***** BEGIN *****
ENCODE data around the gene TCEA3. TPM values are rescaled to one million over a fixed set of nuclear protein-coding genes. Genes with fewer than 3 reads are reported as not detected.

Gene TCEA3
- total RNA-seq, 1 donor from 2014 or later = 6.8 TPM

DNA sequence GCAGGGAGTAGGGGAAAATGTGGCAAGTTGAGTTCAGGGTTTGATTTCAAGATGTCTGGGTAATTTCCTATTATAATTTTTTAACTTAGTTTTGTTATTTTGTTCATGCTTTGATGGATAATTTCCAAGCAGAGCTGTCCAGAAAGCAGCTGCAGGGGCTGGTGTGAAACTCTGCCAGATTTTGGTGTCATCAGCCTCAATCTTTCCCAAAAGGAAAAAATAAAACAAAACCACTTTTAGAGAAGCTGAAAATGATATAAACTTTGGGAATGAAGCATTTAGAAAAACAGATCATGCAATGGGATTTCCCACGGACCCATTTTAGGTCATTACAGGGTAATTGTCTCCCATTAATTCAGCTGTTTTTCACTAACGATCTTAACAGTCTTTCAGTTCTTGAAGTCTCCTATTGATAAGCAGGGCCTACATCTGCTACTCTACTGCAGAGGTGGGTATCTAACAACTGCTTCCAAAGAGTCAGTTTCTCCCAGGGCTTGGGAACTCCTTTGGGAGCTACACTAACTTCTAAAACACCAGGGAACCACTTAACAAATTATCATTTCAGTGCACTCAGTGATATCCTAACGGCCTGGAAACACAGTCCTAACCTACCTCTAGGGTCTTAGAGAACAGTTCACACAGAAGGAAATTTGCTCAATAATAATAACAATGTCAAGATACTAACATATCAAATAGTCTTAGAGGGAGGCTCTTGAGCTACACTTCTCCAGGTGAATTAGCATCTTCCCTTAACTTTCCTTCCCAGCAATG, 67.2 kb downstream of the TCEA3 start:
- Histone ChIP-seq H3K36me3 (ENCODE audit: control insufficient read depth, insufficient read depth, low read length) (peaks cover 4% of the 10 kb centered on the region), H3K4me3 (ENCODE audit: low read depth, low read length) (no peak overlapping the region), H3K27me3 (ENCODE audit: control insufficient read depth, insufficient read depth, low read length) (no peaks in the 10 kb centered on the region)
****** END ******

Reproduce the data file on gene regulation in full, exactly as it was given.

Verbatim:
ENCODE data around the gene TCEA3. TPM values are rescaled to one million over a fixed set of nuclear protein-coding genes. Genes with fewer than 3 reads are reported as not detected.

Gene TCEA3
- total RNA-seq, 1 donor from 2014 or later = 6.8 TPM

DNA sequence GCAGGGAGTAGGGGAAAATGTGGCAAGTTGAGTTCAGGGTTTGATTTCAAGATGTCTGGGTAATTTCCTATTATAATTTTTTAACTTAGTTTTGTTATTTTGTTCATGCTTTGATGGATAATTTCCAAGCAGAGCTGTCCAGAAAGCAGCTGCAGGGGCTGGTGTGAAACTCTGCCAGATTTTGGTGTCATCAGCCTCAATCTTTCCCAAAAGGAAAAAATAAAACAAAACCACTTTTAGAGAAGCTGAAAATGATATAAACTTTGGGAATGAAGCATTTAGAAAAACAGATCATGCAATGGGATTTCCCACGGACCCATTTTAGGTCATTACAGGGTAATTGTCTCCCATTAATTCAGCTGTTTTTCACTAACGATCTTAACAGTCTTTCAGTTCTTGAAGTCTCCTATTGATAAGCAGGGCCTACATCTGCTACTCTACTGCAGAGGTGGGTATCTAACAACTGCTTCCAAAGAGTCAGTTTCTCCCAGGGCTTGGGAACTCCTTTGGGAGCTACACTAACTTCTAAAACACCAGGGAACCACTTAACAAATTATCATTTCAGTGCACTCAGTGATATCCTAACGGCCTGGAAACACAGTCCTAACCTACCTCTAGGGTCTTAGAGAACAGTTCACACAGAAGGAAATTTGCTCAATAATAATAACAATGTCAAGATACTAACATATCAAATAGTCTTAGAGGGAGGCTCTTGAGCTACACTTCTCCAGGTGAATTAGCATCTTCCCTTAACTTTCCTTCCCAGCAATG, 67.2 kb downstream of the TCEA3 start:
- Histone ChIP-seq H3K36me3 (ENCODE audit: control insufficient read depth, insufficient read depth, low read length) (peaks cover 4% of the 10 kb centered on the region), H3K4me3 (ENCODE audit: low read depth, low read length) (no peak overlapping the region), H3K27me3 (ENCODE audit: control insufficient read depth, insufficient read depth, low read length) (no peaks in the 10 kb centered on the region)